The fourth theme, “Nimble, empowered teams promote work-life balance,” is from the capability of the self-managed Buurtzorg teams of nurses to help each other and to rely on their colleagues to maintain their own quality of life. I saw many instances of the nurses covering patient care for each other to allow room in personal lives to handle family matters and their own health. The Buurtzorg nurses also spoke of increased self-esteem related to working in teams; they empower each other, and the organization provides space for them to critically think and act autonomously. The nurses indicate, plan, and document care on the Buurtzorg Web, which allows them to look at patient notes from previous shifts before visiting homes as well as document on iPads in real time throughout the day. The platform has many other resources, such as policies and procedures for technical tasks, pharmacology information, and the team’s budgeting and production performance. This provides the teams with direct feedback, allowing them to adjust their scheduling and meet the team goal of production as it works best for the nurses and patients. Not only did I notice how important nurse-patient and nurse-patient-family relationships are, but also how nurse-nurse relationships are highly valued in Buurtzorg.
Incorporating Buurtzorg Values into My Work in the United States
The current U.S. system of home care is similar to the Dutch system that provoked Jos de Blok to form the homecare model Buurtzorg Nederland in 2006. The organizational structure and role of the nurses in Buurtzorg provide models for future improvements of our system. Buurtzorg nurses have more autonomy in determining with the patient and family how their healthcare needs will be addressed. This creates a better working environment for both the nurses and their patients. The self-managed teams require fewer administrative personnel, which means valuable resources are not spent on a complex bureaucracy.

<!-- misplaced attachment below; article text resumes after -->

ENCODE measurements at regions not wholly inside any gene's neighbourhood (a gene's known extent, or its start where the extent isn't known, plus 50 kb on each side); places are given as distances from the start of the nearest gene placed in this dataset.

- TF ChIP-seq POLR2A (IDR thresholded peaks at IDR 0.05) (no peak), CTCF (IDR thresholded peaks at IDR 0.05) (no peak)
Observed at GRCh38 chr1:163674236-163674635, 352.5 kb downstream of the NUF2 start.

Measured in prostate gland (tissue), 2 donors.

Looking at my research broadly, the U.S. may be able to learn valuable lessons from this model. My time with Buurtzorg renewed my love of the tacit knowledge, intuition, and experiences nursing holds. I will incorporate the Buurtzorg values into my own practice as an empowered professional nurse.
My incredible research and travel opportunity to the Netherlands was made possible by a Summer Undergraduate Research Fellowship (SURF) Abroad from the Hamel Center for Undergraduate Research, and the donors Mr. Dana Hamel, alumna Ms. Allison Ginwala, and the Patricia M. Flowers ’45 Scholarship Fund. It was also made possible by my foreign mentor, Lillian G. Maas, and foremost by my University of New Hampshire mentor, Dr. Gene Harkless. I will forever be grateful for her dedication to my education and the many doors of possibility that she has opened. A big thank you to my family for their continuous love and support. Also, thank you to Buurtzorg International Coordinator and my saving grace, Gertje van Roessel and her loving family; Jos de Blok for his kind welcome and enthusiasm; and most of all to the Buurtzorg nursing teams, who answered my endless questions with patience and spent long days speaking to me in English about the passion and work that is Buurtzorg.